Maybe I need to cut my angle back on the planes to something really radical like 10-15 degrees to get them sharper?  And buy some more razor blades, so I don't have to keep honing these old beaters. Rubbing them on a stone, and then once lightly on a carbide bar makes them really cut nice. The single edge one is nice.  The thick top edge can be bent to create a curve.  I just found that out last night.  I don't know where to find a single edge razor blade that is a Gillette, or some other shaving blade, like the one I have, and not some Chinese junk for a paint scraper in a package of 50 for $1.97.

Sorry, kind of long. I don't work in text speak.

Share this post


Link to post
Share on other sites
4 hours ago, Ken_N said:

Maybe I need to cut my angle back on the planes to something really radical like 10-15 degrees to get them sharper?

I hone my scrapers at about 45 degrees or so.  I use tempered spring steel, available from MSC although I'm certain any of the big industrial supply houses will carry it.  I mostly use .5mm and .3mm thickness although I do have one slightly thinner (2.8mm?) finishing scraper.  They work well.  I use an aluminum block cut at a 45 degree angle as a honing guide.  Scrapers are a huge PITA but nothing else does the job they do.   I use sandpaper as little as possible,  just on the very edges to eliminate tool facets.

Share this post


Link to post
Share on other sites

Tom,

My scrapers are at about 25 degrees.  I took the smallest straight one yesterday and ground it back to 12-13 degrees.  It gets very sharp like that.  It worked great.  You can even lay it flat like a plane and shave off the hair that the scraper left before.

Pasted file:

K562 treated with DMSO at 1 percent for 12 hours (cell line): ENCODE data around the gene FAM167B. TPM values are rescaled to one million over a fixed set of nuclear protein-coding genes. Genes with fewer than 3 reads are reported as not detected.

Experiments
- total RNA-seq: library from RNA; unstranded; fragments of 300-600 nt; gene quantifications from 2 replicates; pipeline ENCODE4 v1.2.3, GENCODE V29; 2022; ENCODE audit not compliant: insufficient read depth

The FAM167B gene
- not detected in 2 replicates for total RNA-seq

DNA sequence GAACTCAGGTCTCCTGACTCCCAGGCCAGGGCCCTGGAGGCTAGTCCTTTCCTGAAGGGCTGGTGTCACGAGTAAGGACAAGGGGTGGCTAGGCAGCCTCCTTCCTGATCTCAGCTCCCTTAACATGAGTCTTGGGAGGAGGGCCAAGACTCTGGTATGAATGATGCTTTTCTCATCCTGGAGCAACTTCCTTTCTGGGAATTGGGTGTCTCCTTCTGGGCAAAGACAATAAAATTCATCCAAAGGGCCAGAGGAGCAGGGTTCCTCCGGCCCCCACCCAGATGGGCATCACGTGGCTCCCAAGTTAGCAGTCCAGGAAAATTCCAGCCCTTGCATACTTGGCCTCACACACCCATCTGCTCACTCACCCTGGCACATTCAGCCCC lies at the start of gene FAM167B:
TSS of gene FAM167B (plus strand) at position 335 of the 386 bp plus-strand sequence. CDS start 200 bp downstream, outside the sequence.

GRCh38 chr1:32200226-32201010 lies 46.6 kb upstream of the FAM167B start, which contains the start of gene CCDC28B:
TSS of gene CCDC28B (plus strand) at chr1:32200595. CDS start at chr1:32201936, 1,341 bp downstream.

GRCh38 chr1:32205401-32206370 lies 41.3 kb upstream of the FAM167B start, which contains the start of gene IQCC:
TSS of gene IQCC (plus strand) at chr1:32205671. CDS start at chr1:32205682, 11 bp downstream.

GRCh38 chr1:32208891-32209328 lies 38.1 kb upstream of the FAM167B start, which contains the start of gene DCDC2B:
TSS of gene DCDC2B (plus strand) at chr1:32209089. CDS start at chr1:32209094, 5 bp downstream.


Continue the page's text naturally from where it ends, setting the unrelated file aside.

So I did the rounded one that is an old Craftsman blade.  It is very hard steel that was a pain to get sharp.  Not any more. 

Totally transformed them.

The 5X lens is a big help too.  You would think that 3X progressives would help some.

Share this post


Link to post
Share on other sites

I thought some of you might be interested in this.  Here is a short video of new label letterpress die.  Currently I am using it as a "rubber stamp" but I hope to start actually pressing labels with it.  I think this will lead to a crisper looking label.  Printing can be challenging!  For awhile I was using something very similar... a linoleum stamp that my wife made using a laser engraver.  But since we moved and also because the decade changed (hence an incorrect date on the label) I decided to have this made.  I designed the label and made the vector file and sent it off to the engraver.  Unfortunately I don't have a photo of a clean printed label using this die but it's similar in quality to my linoleum stamp ie the quality is plenty good for me.  I like a "handprinted" look.